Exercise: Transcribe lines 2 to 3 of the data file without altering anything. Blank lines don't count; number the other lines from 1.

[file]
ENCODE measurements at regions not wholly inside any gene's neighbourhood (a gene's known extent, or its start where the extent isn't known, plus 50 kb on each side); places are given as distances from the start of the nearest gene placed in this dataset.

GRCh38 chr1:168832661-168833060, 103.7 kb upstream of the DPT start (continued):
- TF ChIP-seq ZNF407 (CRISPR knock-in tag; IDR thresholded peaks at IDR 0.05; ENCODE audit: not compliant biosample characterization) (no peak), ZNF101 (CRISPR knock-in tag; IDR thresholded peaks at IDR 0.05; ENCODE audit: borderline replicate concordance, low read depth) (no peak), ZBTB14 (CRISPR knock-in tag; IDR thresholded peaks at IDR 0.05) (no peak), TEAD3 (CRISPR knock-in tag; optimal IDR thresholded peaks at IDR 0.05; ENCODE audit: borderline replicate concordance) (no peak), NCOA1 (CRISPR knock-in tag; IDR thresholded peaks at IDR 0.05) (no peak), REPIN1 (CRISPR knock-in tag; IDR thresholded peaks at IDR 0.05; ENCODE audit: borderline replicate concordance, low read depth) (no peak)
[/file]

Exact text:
GRCh38 chr1:168832661-168833060, 103.7 kb upstream of the DPT start (continued):
- TF ChIP-seq ZNF407 (CRISPR knock-in tag; IDR thresholded peaks at IDR 0.05; ENCODE audit: not compliant biosample characterization) (no peak), ZNF101 (CRISPR knock-in tag; IDR thresholded peaks at IDR 0.05; ENCODE audit: borderline replicate concordance, low read depth) (no peak), ZBTB14 (CRISPR knock-in tag; IDR thresholded peaks at IDR 0.05) (no peak), TEAD3 (CRISPR knock-in tag; optimal IDR thresholded peaks at IDR 0.05; ENCODE audit: borderline replicate concordance) (no peak), NCOA1 (CRISPR knock-in tag; IDR thresholded peaks at IDR 0.05) (no peak), REPIN1 (CRISPR knock-in tag; IDR thresholded peaks at IDR 0.05; ENCODE audit: borderline replicate concordance, low read depth) (no peak)